The U.S. Food and Drug Administration (FDA) is looking into adding dosing instructions on over the counter (OTC) childrenâ€™s medications containing <"http://www.yourlawyer.com/topics/overview/Acetaminophen-Liver-Damage-Injury-Failure-Lawsuit-Lawyer">acetaminophen, said MedPageToday. Dosing instructions are not provided for this demographicâ€”children under the age of twoâ€”which many believe is linked to the rise in acetaminophen overdosing in children.
Acetaminophen was introduced into liquid cold and cough medications in the 1950s with instructions to â€œconsult a doctorâ€ prior to administering to children under the age of two; MedPageToday cited medicines such as Tylenol and Triaminic. It seems, noted MedPageToday, that parents are apparently treating infants with medications containing acetaminophen to manage cold and flu symptoms, citing FDA data and the increase in hospitalizations for acetaminophen poisoning in very young children.
The FDA’s Nonprescription Drugs Advisory Committee and its Pediatric Advisory Committee Meetingâ€”panels comprised of outside expertsâ€”are meeting today and tomorrow to vote on if new dosing labels will be included for childrenâ€™s OTC cough and cold medications, said MedPageToday.
Meanwhile, we recently reported that existing formulations of liquid acetaminophen for infants will be removed from shelves and replaced with the same drug concentration as the current childrenâ€™s version. Today, infant acetaminophen is provided in two strengths: 80 mg/0.8mL and 80 mg/1 mL. Going forward, acetaminophen will only be offered in the strength sold for children ages 2 to 12: 160 mg/5 mL, said The LA Times previously. Packaging will still include dosing cups; however, infant versions will have flow limit restricting syringes.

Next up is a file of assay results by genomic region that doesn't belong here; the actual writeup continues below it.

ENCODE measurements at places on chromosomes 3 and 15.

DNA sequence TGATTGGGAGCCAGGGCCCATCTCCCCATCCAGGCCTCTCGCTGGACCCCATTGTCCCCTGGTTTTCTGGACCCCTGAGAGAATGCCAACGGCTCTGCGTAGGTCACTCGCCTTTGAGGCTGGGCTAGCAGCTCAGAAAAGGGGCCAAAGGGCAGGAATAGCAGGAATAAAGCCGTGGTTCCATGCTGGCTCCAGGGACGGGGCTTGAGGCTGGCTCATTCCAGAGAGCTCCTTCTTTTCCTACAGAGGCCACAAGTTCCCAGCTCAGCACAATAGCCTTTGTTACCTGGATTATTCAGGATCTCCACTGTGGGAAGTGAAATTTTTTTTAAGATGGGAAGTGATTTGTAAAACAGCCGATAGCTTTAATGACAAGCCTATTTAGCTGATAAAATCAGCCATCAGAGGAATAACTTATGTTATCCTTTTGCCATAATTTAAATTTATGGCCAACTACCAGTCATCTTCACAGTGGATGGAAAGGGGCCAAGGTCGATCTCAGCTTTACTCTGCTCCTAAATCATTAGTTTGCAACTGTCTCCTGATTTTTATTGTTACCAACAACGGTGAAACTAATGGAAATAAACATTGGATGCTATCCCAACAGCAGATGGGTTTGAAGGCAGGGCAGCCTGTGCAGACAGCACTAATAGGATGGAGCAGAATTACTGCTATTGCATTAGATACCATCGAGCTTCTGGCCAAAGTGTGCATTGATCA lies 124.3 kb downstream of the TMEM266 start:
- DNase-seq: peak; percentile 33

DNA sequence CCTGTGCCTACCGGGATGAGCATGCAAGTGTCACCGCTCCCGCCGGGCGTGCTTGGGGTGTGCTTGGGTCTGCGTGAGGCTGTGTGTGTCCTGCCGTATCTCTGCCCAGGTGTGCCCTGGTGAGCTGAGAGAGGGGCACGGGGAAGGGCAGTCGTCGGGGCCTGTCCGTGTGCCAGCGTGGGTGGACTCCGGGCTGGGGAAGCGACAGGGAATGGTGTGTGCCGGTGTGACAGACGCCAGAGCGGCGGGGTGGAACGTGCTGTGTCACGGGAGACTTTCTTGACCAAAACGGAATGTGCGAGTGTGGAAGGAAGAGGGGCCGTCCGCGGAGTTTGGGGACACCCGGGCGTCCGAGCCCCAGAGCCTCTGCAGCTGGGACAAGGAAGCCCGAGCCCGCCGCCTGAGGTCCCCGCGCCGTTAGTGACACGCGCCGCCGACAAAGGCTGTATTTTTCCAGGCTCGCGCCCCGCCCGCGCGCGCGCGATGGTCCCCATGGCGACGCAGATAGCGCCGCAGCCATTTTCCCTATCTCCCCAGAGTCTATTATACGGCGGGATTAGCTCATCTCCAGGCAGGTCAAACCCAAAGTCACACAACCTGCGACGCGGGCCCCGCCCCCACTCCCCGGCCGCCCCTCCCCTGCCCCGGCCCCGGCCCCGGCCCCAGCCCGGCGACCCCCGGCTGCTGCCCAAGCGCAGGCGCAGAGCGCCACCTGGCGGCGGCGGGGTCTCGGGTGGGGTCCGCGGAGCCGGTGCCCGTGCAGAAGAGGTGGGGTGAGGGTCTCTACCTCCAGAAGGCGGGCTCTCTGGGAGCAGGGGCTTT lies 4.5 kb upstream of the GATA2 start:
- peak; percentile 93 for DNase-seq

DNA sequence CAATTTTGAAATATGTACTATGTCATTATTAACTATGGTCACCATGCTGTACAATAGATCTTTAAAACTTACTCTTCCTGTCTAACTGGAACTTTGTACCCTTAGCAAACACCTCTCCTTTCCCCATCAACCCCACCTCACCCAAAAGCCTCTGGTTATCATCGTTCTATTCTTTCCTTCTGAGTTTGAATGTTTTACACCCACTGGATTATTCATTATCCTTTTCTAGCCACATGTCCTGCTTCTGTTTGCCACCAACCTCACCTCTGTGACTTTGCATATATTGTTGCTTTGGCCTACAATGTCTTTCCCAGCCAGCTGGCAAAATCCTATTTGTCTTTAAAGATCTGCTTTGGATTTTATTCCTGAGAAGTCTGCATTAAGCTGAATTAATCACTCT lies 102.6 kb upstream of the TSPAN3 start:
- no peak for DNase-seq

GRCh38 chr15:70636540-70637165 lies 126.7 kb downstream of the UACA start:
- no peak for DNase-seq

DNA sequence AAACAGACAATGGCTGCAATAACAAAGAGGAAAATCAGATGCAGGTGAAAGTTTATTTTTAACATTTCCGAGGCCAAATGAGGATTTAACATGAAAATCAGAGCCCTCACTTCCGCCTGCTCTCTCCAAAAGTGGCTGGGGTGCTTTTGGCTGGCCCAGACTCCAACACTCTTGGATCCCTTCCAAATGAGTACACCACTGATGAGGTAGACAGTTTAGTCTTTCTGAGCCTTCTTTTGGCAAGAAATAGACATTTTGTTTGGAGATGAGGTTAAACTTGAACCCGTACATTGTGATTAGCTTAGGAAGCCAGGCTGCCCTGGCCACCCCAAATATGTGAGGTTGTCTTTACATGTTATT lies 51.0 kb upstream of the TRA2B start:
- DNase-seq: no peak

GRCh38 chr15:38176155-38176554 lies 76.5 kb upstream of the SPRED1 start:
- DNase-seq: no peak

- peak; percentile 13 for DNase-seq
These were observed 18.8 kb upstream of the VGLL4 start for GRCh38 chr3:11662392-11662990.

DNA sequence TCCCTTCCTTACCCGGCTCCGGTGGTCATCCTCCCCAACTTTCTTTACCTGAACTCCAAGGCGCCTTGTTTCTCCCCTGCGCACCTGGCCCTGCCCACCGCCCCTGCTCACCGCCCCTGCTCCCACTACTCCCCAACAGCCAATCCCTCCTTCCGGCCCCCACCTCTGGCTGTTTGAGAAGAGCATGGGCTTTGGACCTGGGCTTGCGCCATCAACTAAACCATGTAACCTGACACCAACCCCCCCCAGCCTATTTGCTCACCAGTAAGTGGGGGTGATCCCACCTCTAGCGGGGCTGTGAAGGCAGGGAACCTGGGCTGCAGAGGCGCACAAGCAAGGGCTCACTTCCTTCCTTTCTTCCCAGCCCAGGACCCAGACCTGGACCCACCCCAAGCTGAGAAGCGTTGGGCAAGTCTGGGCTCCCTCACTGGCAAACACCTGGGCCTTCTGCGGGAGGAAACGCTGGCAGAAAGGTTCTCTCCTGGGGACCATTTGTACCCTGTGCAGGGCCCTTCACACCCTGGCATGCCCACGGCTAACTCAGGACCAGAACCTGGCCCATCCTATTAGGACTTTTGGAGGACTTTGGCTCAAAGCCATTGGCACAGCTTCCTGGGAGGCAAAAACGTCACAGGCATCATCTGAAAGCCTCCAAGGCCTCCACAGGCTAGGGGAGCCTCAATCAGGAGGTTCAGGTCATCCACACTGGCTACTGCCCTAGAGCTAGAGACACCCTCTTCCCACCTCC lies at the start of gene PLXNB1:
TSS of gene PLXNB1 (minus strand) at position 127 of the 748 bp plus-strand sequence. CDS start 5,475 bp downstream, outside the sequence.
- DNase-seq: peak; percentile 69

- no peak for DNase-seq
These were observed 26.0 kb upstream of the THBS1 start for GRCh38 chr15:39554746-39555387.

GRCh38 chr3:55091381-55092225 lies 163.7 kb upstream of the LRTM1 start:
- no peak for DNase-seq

Following an unprecedented 22 product recalls, drug and medical device giant Johnson & Johnson announced its plans to introduce new packaging for some of its medications. According to The Wall Street Journal, packaging will be revised for OTC childrenâ€™s medications to help ensure dosing accuracy. The move is a long time coming and follows a rash of Childrenâ€™s Tylenol and other drug recalls that have left consumers uneasy about purchasing Johnson & Johnson products.
The cap change will enable parents and caretakers to insert a syringe into the top of the medicine bottle, obtaining the correct drug dose. The so-called â€œflow restrictor,â€ or dose-limiting cap is scheduled to be introduced as a number of medications such as Tylenol and Motrin, are reintroduced to the market following recalls for quality issues, said the Journal. Other proposals have not been accepted by Johnson & Johnson. For instance, limiting the variety of childrenâ€™s liquid medication to ease dosing; Johnson & Johnson claims it can make amendments to its packaging, such as the flow restrictor.
The 2009 panel, which spoke with parents and physicians, learned that the key reason children were suffering from acetaminophen overdoses was due to their parentsâ€™ confusion on how to dose the medications, said Scott Furness, PhD, director of the FDA’s Division of Nonprescription Regulation Development, in a letter to advisory committee members, said MedPageToday.
In 2009, 38,500 patients were hospitalized for acetaminophen poisoning; infants up to one year of age made up one percent and children from two to six years of age made up two percent of all the reports, said MedPageToday, citing an FDA report.